The Economic Policy of John McCain

There’s a lot of talk in the blogosphere about John McCain’s pledge to balance the federal budget by the end of his first term in office. The NYT has two articles, by Michael Cooper and Robert Pear, about whether such a thing is possible. Brad DeLong is scathing, of course, saying that " the only proper response is derision and laughter," and adding for good measure that McCain is displaying "the budget policy of an underpants gnome". Mark Thoma has more links.

But here’s the thing: the pledge comes only in a 15-page briefing paper; it’s nowhere to be found in McCain’s actual speech on the subject. James Pethokoukis reports that McCain’s economic advisers haven’t crunched the numbers on the pledge: they can’t say, for instance, what level of economic growth would be necessary, or how much discretionary spending might have to fall. Which prompts Stan Collender to conclude that this is barely a policy, really:

What John McCain announced yesterday isn’t really a plan that holds together to accomplish something; it’s a laundry list the candidate will pull from whenever he needs a talking point…

According to a reporter from a national publication who called me, McCain never mentioned the worrd "deficit" and didn’t talk about deficit reduction. As a result, this paper decided not to publish a story on it. In the reporter’s terms, his editors "took a pass."

So should we. This isn”t a serious budget or economic plan and shouldn’t be treated as one.

Is the national publication in question the Wall Street Journal? I like the WSJ story: it treats the news as politics, rather than economics.

Sen. McCain’s campaign has dusted off some of President George W. Bush’s unfulfilled promises: balancing the federal budget within four years and revamping the nation’s Social Security system. But he left some questions unanswered Monday after a campaign appearance in Denver. Though aides said he pledged to balance the budget within four years, the campaign didn’t say how he plans to do this, beyond cutting pork, which many analysts and government watchdogs say is unlikely to get him there. Moreover, he has promised tax cuts in the past and promised them again Monday — "I will cut them where I can" — which will make it harder to close a spending gap.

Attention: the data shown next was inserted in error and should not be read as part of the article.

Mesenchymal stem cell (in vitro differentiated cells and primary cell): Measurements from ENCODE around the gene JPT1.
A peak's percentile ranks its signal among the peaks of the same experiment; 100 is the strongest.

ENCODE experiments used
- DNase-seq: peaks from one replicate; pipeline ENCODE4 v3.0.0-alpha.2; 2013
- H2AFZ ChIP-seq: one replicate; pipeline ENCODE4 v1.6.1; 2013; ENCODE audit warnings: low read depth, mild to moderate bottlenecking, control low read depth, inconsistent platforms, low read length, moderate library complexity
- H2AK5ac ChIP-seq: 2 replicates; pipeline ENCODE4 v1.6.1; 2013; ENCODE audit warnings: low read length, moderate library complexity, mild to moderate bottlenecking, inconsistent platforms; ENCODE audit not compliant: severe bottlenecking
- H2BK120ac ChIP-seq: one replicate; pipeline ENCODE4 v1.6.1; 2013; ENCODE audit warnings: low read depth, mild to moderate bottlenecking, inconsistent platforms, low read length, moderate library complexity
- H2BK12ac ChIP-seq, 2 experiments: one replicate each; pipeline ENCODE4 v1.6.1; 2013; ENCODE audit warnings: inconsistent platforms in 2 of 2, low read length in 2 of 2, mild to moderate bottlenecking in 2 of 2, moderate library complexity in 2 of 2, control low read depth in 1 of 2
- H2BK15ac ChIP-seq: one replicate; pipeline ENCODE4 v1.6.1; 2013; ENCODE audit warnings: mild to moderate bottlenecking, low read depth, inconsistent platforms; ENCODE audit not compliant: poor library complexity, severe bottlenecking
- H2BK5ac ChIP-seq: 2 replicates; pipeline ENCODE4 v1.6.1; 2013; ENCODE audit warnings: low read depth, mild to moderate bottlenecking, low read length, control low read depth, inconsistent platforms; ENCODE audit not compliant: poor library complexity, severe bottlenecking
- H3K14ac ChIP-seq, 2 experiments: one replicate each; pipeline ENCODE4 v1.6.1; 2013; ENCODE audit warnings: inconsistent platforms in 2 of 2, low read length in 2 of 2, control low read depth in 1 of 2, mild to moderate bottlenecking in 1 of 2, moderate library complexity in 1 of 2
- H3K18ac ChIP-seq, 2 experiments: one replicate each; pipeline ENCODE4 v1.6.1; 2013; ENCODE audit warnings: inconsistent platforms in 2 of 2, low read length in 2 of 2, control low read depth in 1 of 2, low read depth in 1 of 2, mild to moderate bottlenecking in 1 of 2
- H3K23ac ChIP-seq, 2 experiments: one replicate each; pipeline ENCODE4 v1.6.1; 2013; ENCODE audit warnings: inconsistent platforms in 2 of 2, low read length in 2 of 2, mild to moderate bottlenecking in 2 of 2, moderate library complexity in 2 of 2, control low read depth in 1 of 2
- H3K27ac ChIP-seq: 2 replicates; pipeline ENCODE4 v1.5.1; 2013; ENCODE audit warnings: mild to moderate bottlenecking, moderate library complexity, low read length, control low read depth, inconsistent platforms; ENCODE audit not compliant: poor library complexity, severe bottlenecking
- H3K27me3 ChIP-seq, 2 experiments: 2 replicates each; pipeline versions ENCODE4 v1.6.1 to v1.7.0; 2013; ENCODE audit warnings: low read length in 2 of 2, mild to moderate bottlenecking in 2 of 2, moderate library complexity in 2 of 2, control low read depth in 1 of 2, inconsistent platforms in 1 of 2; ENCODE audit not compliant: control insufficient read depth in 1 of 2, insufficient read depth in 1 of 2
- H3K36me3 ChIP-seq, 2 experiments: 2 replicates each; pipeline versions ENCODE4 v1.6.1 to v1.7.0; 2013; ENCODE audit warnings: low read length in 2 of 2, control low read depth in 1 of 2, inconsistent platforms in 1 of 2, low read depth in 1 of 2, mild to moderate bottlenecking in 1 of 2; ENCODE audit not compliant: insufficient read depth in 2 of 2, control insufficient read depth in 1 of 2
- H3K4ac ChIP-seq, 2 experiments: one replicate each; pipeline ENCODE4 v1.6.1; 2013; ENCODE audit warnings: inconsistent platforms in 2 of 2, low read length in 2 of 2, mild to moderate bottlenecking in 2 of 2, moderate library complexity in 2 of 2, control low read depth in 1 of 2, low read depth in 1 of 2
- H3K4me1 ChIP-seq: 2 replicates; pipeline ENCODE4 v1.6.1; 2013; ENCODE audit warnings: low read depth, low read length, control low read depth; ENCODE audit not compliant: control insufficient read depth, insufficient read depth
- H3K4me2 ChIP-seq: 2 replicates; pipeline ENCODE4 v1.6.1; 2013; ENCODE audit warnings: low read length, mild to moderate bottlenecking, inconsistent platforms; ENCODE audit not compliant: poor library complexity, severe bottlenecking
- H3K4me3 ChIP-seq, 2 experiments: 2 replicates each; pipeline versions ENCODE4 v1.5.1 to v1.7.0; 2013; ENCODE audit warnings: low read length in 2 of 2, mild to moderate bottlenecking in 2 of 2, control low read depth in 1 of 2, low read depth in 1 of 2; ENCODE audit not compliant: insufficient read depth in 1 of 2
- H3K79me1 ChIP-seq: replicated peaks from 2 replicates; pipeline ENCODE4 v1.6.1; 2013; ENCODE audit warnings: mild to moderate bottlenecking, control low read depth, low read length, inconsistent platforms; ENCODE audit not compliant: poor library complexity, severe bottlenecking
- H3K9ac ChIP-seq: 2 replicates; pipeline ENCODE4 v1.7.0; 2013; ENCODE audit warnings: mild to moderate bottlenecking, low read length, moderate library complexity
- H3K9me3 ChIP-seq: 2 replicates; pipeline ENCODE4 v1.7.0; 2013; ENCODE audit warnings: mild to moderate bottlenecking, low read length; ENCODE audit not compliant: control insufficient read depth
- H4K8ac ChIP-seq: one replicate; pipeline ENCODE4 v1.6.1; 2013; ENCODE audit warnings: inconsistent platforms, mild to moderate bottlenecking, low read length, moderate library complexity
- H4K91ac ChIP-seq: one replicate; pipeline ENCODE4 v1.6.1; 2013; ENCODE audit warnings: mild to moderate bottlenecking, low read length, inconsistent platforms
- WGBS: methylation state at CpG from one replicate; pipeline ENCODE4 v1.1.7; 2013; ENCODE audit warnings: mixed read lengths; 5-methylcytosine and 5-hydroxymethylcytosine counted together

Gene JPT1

Sen. McCain made his budget-balancing promise in the spring before backing off the pledge, saying it might take eight years instead.

Pledging to balance the budget in one term is easy and cost-free: it’s the kind of promise which is so improbable that no one’s going to hold you to it when you fail to meet your goal, especially if you make the promise only in briefing papers, meaning there are no soundbites to be used against you in future.

The more substantive news, in my view, is the list of 300 economists who claim to "enthusiastically support John McCain’s economic plan". Would most of them sign their name to the economic plan of any Republican nominee, no matter how vague it was? Possibly. But there are undoubtedly some very heavy hitters on there, including five Nobel laureates and four former presidents of the American Economic Association. (Gary Becker, for these purposes, counts twice.) An argument from authority can never be particularly convincing, but in this case it’s stronger and more compelling than a promise buried in a position paper. It’s one thing to say that McCain has no idea what he’s talking about: it’s another thing entirely to say that the same thing must go for every economist on the list.

Update: Brad DeLong, who knows a fair amount about economists in Washington, thinks the news isn’t the list of people who did sign, so much as the list of people who didn’t. If you want one of those political appointments in the event of a McCain victory, he hints, you’d do well to be on the list:

There is good news: a lot of economists who you would expect to have signed on–subcabinet appointees in past Republican administrations, et cetera–have not. One would expect, based on political loyalties and willingness to serve in Republican administrations, to see Greg Mankiw, Paul Wonnacott, Dick Schmalensee, Michael Mussa, Thomas Moore, Gary Seevers, Marina von Neumann Whitman, Kristin J. Forbes, Katherine Baicker, Matthew J. Slaughter, Andrew Samwick, and others on the list. They are not there. That is good news.

This entry was posted in economics, Politics. Bookmark the permalink.